Show Tags

19 Sep 2012, 15:56

First of all, I have rephrased the statement. I have become "a/b < c/d" to "ad < cb".

Then, I have answered (B) due to the fact that I know that the result of a proper fraction to the power of 2 is always less than the result of the proper fraction. Thus, in this case (ad/bc)^2 < (ad)/(bc), the fraction ad/bc must be a proper fraction and therefore it must be true that ad<bc.

Re: If a, b, c, and d, are positive numbers, is a/b < c/d? [#permalink]

Show Tags

19 Sep 2012, 21:02

4

This post received KUDOS

3

This post was BOOKMARKED

catty2004 wrote:

If a, b, c, and d, are positive numbers, is a/b < c/d?

(1) 0 < (c-a) / (d-b)

(2) (ad/bc)^2 < (ad)/(bc)

We know that a,b,c and d are positive numbers. This is a Yes/No DS question type - is a/b < c/d. Since we are certain that we have no negative values, we can manipulate the inequality question to - is ad < bc? It's much easier to look at.

(1) (c-a)/(d-b) - a positive fraction or whole number

Say c=d=5 and a=2 and b=1 for 3/4, then ad < bc is false Say c=d=5 and a=1 and b=2 for 4/3, then ad < bc is true thus (1) is INSUFFICIENT

(2) Thus, YES! SUFFICIENT. See attachment.

Answer: B

Attachments

photo.JPG [ 259.84 KiB | Viewed 14230 times ]

_________________

Impossible is nothing to God.

Last edited by mbaiseasy on 20 Sep 2012, 07:21, edited 2 times in total.

Re: If a, b, c, and d, are positive numbers, is a/b < c/d? [#permalink]

Show Tags

20 Sep 2012, 01:51

I agree with your approach to the problem. But is not it easier to realize about the rule of proper fraction to the power of 2 instead of manipulate the ecuation in the stem 2?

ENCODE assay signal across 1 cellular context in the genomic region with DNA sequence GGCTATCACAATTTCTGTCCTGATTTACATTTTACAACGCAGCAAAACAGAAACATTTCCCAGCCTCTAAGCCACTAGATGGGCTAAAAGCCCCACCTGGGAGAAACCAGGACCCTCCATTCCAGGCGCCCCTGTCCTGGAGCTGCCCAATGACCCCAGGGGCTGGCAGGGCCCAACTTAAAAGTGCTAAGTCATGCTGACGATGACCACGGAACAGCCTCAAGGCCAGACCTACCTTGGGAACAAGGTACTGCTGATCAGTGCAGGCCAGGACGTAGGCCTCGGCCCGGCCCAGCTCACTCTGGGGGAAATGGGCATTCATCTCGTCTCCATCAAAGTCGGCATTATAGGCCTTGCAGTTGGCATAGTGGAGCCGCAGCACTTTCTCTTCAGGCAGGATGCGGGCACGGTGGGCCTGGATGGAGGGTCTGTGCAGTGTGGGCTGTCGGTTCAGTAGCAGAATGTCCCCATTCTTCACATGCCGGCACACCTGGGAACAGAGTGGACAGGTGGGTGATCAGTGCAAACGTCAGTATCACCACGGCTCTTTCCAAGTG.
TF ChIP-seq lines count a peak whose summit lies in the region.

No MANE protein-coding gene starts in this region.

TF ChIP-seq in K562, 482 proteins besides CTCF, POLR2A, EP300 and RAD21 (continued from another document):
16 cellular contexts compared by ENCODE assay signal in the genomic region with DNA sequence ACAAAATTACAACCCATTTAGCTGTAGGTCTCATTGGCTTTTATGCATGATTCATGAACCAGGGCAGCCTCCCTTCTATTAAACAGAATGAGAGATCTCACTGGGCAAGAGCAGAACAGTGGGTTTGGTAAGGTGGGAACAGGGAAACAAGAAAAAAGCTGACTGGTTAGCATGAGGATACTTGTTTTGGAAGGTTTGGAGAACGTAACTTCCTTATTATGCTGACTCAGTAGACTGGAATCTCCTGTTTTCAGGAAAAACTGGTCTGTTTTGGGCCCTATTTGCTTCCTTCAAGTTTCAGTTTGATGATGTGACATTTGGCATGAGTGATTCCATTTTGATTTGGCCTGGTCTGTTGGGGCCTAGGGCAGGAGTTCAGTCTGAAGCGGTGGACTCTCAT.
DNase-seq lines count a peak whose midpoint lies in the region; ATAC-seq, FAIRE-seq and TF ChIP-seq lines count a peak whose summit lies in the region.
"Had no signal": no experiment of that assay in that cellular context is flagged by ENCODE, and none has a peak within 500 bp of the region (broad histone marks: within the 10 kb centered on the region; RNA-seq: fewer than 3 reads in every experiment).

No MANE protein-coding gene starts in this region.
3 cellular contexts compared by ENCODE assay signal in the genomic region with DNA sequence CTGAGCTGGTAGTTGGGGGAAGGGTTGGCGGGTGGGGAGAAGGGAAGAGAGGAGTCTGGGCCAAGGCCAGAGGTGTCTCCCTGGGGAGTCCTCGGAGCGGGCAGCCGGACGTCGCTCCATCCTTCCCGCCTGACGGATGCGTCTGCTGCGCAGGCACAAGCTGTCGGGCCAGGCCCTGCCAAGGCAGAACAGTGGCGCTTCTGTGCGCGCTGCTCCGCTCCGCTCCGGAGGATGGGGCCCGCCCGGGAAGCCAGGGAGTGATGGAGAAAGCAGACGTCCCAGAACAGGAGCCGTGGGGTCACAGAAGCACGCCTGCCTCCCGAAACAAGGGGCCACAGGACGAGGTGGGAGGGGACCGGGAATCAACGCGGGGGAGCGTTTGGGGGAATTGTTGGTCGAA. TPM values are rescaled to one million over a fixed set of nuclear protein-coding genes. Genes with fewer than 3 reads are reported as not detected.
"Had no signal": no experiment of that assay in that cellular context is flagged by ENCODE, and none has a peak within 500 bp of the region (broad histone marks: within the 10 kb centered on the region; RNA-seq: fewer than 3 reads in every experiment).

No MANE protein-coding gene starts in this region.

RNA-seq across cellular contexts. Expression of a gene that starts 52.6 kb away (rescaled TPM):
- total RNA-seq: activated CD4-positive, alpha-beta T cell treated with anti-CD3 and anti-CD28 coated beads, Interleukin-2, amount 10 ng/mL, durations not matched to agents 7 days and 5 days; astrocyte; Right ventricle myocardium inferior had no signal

Re: If a, b, c, and d, are positive numbers, is a/b < c/d? [#permalink]

Show Tags

20 Sep 2012, 07:13

racingip wrote:

I agree with your approach to the problem. But is not it easier to realize about the rule of proper fraction to the power of 2 instead of manipulate the ecuation in the stem 2?

You are right. That's what I did. I did cancelling of of the powers of . Sorry my explanation is not clear. haha! I just summarized that when you start cancelling out, it's like multiplying that fraction I put up. _________________

Re: If a, b, c, and d, are positive numbers, is a/b < c/d? [#permalink]

Show Tags

26 May 2014, 08:36

Hello from the GMAT Club BumpBot!

Thanks to another GMAT Club member, I have just discovered this valuable topic, yet it had no discussion for over a year. I am now bumping it up - doing my job. I think you may find it valuable (esp those replies with Kudos).

Want to see all other topics I dig out? Follow me (click follow button on profile). You will receive a summary of all topics I bump in your profile area as well as via email. _________________